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Robert Hernandez, associate professor of professional practice, and digital journalism professor at the prestigious USC Annenberg School for Communication and Journalism, provides a delightful overview of the future of immersive digital journalism. Robert Hernandez’s skill and experience cover a multitude of areas such as changing news industry ethics, information, and communication technologies, new media, online journalism, pop culture, the practice of journalism, and social media as it pertains to journalism.

Hernandez is a veteran of web journalism with a strong focus on the nexus of technology and journalism. His primary goals are to empower people, increase opportunities for better-informed reporting and storytelling, to engage the community, improve overall distribution, and increase revenue. Hernandez’s belief is that ‘open source’ shared knowledge between journalists will improve the quality of journalism, and he continually works to build communities of digital journalists and technology-oriented writers. He is an active participant and supporter of VR journalism and media diversity. Hernandez has served on many national boards such as Chicas Poderosas, InquireFirst, the Online News Association, and the National Association of Hispanic Journalists.

Hernandez has worked professionally on several top projects that are heavily involved with augmented reality, as well as wearables/google glass and virtual reality. His latest project is an immersive experience that is appropriately named and trademarked as, JOVRNALISM™. His project work has been featured in The New York Times, on NBC, NPR, and in USA Today, and other significant publications and media outlets.

Hernandez discusses his professorial work with the Oculus platform, 360 video, and how many make the transition soon after working with 360, to VR. For as Hernandez explains, 360 is more common in newsrooms, and due to economics, it has a wider reach. He explains the 360 camera in detail, in regard to framing of the story and the composition, and how he relates this important information to his students. As he discusses, the 360 camera becomes almost another subject in the reporting, as it is a thoroughly immersive experience.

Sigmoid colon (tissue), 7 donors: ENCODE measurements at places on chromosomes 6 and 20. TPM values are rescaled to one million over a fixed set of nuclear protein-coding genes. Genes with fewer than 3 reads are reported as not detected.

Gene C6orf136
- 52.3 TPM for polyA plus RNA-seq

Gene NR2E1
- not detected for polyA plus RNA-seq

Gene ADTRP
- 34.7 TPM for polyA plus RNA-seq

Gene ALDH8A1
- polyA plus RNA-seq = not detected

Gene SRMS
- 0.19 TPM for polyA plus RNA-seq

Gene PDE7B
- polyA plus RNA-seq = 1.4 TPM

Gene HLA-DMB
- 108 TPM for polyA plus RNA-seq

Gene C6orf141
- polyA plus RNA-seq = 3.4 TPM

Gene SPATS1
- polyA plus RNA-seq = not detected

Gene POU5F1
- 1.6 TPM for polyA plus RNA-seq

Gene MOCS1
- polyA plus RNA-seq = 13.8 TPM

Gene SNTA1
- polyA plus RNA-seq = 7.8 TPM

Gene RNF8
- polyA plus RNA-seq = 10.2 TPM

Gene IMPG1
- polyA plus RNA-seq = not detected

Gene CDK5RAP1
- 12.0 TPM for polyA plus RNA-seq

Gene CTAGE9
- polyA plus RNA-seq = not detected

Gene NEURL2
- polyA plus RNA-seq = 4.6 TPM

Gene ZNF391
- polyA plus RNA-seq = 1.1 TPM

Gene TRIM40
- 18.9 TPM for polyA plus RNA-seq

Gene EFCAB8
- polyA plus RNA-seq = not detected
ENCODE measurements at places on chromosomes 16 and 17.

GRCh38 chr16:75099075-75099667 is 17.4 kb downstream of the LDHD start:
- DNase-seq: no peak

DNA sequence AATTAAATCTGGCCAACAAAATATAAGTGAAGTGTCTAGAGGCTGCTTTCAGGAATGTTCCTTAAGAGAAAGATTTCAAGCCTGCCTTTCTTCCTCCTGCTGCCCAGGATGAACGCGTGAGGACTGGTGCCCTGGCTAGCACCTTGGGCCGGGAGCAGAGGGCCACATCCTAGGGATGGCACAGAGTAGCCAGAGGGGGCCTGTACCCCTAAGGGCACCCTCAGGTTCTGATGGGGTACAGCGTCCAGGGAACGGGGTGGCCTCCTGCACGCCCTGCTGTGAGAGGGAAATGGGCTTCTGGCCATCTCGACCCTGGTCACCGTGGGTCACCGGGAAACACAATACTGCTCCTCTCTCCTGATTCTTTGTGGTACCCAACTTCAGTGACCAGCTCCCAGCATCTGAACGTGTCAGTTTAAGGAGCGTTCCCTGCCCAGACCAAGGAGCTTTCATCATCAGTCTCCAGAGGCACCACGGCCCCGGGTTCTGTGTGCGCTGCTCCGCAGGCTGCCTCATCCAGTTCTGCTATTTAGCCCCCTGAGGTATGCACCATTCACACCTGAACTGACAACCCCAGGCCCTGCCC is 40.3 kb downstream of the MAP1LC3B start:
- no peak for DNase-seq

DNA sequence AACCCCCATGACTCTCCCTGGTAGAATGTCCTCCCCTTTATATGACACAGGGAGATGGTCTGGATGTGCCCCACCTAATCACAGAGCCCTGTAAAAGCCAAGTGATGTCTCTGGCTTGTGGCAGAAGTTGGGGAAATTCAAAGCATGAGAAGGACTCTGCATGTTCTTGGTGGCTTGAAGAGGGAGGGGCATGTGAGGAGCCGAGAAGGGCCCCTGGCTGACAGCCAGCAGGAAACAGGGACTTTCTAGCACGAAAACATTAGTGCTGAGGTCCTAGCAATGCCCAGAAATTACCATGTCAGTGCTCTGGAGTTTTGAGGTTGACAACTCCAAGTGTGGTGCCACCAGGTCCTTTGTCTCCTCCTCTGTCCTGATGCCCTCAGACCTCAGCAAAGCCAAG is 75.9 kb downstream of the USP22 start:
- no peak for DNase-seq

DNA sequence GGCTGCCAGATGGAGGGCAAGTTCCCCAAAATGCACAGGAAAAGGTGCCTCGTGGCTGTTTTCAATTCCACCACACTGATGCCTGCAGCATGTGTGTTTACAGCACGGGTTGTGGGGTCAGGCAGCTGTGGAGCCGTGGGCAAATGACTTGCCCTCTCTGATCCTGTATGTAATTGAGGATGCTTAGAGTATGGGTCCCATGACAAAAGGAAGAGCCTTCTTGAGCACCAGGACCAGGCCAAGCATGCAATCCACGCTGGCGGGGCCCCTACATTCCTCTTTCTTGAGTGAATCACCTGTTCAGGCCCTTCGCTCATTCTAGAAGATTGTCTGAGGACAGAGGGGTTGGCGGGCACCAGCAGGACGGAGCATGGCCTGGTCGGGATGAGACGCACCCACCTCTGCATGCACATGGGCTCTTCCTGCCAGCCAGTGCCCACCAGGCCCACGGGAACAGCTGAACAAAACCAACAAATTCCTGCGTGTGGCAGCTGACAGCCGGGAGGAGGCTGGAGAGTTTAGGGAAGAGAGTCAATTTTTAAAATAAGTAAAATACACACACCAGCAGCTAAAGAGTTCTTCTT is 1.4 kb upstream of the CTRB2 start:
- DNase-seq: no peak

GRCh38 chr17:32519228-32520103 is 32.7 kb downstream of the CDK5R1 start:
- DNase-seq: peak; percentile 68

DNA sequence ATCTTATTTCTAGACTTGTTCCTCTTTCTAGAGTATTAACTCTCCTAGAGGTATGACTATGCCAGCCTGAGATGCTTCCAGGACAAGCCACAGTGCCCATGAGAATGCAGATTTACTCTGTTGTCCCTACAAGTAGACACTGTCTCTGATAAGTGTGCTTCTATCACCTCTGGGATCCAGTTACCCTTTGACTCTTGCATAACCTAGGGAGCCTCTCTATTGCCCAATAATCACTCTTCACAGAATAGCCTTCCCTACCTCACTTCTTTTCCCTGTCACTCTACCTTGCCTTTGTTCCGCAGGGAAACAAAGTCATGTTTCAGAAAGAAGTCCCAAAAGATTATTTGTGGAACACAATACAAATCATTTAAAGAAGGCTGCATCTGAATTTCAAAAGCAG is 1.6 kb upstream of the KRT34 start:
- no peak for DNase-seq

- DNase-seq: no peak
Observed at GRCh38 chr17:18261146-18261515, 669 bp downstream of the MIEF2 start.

The technology journalism professor gives an overview of some of the advanced technological platforms that are launching on YouTube and other media that allow users to split views and utilize VR tools such as Google Cardboard to essentially go inside the video, for full immersion. However, as Hernandez explains, the technology is so shockingly interesting that first-time users may be distracted by the amazing experience, so much so that they may miss key elements of the actual story being told. But he states that a good story will resonate with people, regardless of the technology, for that is the key to solid journalism.

Hernandez recounts a particular experience in which he covered a coming storm and how the graphics and semantics, coupled with the advancing VR technology, provided reference points to help people understand the scale of the storm to fully grasp its potential danger. He discusses how immersive experience helps people to more fully believe the story, but cautions that those with nefarious intentions could use the technology to manipulate as well.

Hernandez’s JOVRNALISM has received multiple awards from respected institutions such as the Online News Association, Society for News Design, and Association for Education in Journalism and Mass Communication, and others.

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